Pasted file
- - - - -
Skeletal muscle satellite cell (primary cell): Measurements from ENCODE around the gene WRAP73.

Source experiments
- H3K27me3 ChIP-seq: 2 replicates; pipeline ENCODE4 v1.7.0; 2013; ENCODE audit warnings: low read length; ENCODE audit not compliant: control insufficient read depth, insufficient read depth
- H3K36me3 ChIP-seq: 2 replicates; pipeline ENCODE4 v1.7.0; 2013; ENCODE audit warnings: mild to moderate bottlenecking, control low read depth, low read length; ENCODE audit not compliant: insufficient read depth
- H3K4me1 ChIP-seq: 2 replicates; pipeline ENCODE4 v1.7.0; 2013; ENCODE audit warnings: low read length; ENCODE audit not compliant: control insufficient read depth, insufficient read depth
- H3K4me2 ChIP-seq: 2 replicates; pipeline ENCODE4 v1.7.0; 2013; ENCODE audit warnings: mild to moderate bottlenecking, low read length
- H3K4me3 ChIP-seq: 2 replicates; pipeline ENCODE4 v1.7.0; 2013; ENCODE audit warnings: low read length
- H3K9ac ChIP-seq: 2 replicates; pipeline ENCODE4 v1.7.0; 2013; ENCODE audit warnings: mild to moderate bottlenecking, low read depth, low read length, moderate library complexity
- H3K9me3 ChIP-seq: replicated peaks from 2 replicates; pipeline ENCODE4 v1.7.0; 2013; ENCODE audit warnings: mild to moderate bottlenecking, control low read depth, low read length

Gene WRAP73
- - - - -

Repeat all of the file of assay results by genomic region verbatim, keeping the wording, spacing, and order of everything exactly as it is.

Skeletal muscle satellite cell (primary cell): Measurements from ENCODE around the gene WRAP73.

Source experiments
- H3K27me3 ChIP-seq: 2 replicates; pipeline ENCODE4 v1.7.0; 2013; ENCODE audit warnings: low read length; ENCODE audit not compliant: control insufficient read depth, insufficient read depth
- H3K36me3 ChIP-seq: 2 replicates; pipeline ENCODE4 v1.7.0; 2013; ENCODE audit warnings: mild to moderate bottlenecking, control low read depth, low read length; ENCODE audit not compliant: insufficient read depth
- H3K4me1 ChIP-seq: 2 replicates; pipeline ENCODE4 v1.7.0; 2013; ENCODE audit warnings: low read length; ENCODE audit not compliant: control insufficient read depth, insufficient read depth
- H3K4me2 ChIP-seq: 2 replicates; pipeline ENCODE4 v1.7.0; 2013; ENCODE audit warnings: mild to moderate bottlenecking, low read length
- H3K4me3 ChIP-seq: 2 replicates; pipeline ENCODE4 v1.7.0; 2013; ENCODE audit warnings: low read length
- H3K9ac ChIP-seq: 2 replicates; pipeline ENCODE4 v1.7.0; 2013; ENCODE audit warnings: mild to moderate bottlenecking, low read depth, low read length, moderate library complexity
- H3K9me3 ChIP-seq: replicated peaks from 2 replicates; pipeline ENCODE4 v1.7.0; 2013; ENCODE audit warnings: mild to moderate bottlenecking, control low read depth, low read length

Gene WRAP73